The immediate reaction in Barcelona to
the news of manager Tito Vilanova's departure
has been one of shock, but not surprise.
Shock, because a serious health problem for this popular, personable and hugely respected coach was always bound to rock the club to its strong foundations.
But, sadly, it's not too much of a surprise because there was always a significant possibility that Vilanova's cancer would recur, even though that prospect was understandably rarely acknowledged.
Indeed, the fact that club president Sandro Rosell, who announced Vilanova's departure at a news conference on Friday night, expects to name a successor as early as next week strongly suggests the club's hierarchy were already prepared for this scenario to unfold. In fact, it would have been negligent for them not to be.
Tito Vilanova factfile
Born 17 September, Bellcaire d'Emporda, Spain
Comes through the Barcelona youth set-up, but never makes the first team
Joins lower-league Figueres
Arrives at Primera Liga side Celta Vigo
Leaves after struggling to hold down a first-team place
Retires after short spells with a number of lower-league clubs, and starts coaching at Barca's youth academy
After a spell as technical director at Terrassa, becomes assistant manager of Barcelona's B team, working under Pep Guardiola
Becomes Barcelona assistant when Guardiola is made manager
Appointed Guardiola's successor
Steps down as Barca coach
So who will be the new Barcelona manager?
For starters, Vilanova's assistants Jordi Roura and Rubi can be ruled out because of their lack of experience.
Unlike Vilanova, who had five seasons assisting Pep Guardiola under his belt when he took over a year ago, Roura and Rubi have spent a limited amount of time coaching in the pressure-cooker environment of the Nou Camp - especially former Girona boss Rubi, who was only appointed earlier this summer.
Instead of their preferred method of appointing from within, then, Barca will have to venture further afield.
However, they will almost certainly choose somebody who is already intimately familiar with the team's unique style of play, which is far more disciplined and structured than it can often appear.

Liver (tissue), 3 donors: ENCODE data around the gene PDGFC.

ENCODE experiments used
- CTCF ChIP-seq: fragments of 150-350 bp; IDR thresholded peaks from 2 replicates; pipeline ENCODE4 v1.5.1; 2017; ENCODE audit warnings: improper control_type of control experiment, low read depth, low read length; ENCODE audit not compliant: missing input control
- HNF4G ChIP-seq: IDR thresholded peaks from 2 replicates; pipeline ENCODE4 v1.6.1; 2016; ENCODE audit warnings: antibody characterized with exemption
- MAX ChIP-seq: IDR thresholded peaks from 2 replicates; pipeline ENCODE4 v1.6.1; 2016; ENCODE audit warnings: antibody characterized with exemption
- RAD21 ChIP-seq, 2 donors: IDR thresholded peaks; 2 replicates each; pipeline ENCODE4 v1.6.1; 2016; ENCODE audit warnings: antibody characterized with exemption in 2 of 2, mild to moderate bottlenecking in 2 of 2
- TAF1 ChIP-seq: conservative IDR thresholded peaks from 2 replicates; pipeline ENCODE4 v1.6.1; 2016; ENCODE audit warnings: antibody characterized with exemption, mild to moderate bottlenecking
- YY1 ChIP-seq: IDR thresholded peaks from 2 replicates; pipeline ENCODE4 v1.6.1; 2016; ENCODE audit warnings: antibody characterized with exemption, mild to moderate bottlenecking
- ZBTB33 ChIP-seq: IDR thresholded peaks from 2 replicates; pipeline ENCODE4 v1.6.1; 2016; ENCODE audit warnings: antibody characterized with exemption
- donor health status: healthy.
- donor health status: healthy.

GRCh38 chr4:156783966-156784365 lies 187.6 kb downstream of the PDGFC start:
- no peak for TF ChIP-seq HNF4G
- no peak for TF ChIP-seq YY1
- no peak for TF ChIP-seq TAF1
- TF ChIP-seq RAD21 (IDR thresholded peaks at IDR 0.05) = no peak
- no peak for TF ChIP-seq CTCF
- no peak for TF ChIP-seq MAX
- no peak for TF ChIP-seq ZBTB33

Every player on the field has a specific and demanding role, both in possession and in defence, which has been carefully honed over many hours on the training pitch and is therefore difficult for outsiders to grasp.
With the new season less than a month away, appointing a manager who is unfamiliar with the club and its well-defined playing system, and expecting him to immediately adapt, would be a huge gamble.
For that reason, Tottenham fans can rest somewhat easier - Andre Villas-Boas would be a shock selection, no matter what the bookies' early markets might be saying.
The most obvious candidate to ensure continuity would be Dutch legend Johan Cruyff, the man who did more than anyone else to devise the club's famous 'tiki-taka' playing system when he took over as manager in 1988.
However, Cruyff and club president Rosell have endured a bitter personal falling-out, and there's virtually no possibility of the pair burying the hatchet to allow the former midfielder to return (not to mention the fact the Cruyff would be very reluctant to return to the pressures of management in any case).
Michael Laudrup spent five successful seasons as a player at the Nou Camp
Although the man himself is not an option, Barca can turn to a handful of Cruyff disciples - men who are already immersed in the Dutchman's complex system following playing spells at the Nou Camp.
One member of Cruyff's European Cup-winning team in 1992 (alongside Guardiola and current director of football Andoni Zubizaretta) was Swansea manager Michael Laudrup, who became a huge fan favourite and a key member of Cruyff's 'Dream Team' during five magnificent seasons in Catalonia between 1989 and 1994.
The style of play employed by Laudrup's current Swansea team is clearly closely akin to the prevailing football philosophy at the Nou Camp, and his history as one of the club's greatest players in the last few decades would command instant respect from supporters.
If Barca believe that Laudrup has spent too long away from the club (or if they still resent him for leaving to join Real Madrid), they could also turn to recently appointed Celta Vigo boss Luis Enrique, the gifted and hard-working midfielder who ended his playing career at Barcelona and later served as the club's B team coach under Guardiola before leaving to join Roma.
Another possibility in the same mould would be current Ajax boss Frank De Boer who, like Enrique, joined Barcelona as a player after Cruyff had departed but had earlier progressed through the youth system at Ajax, Cruyff's first love and the original exponents of Total Football - tiki-taka's tactical father.
Laudrup, Enrique and De Boer would all be logical choices, but Villas-Boas, Roberto Mancini, Jurgen Klopp and Jupp Heynckes could also present strong cases. Fortunately, it appears we won't have to wait long to find out.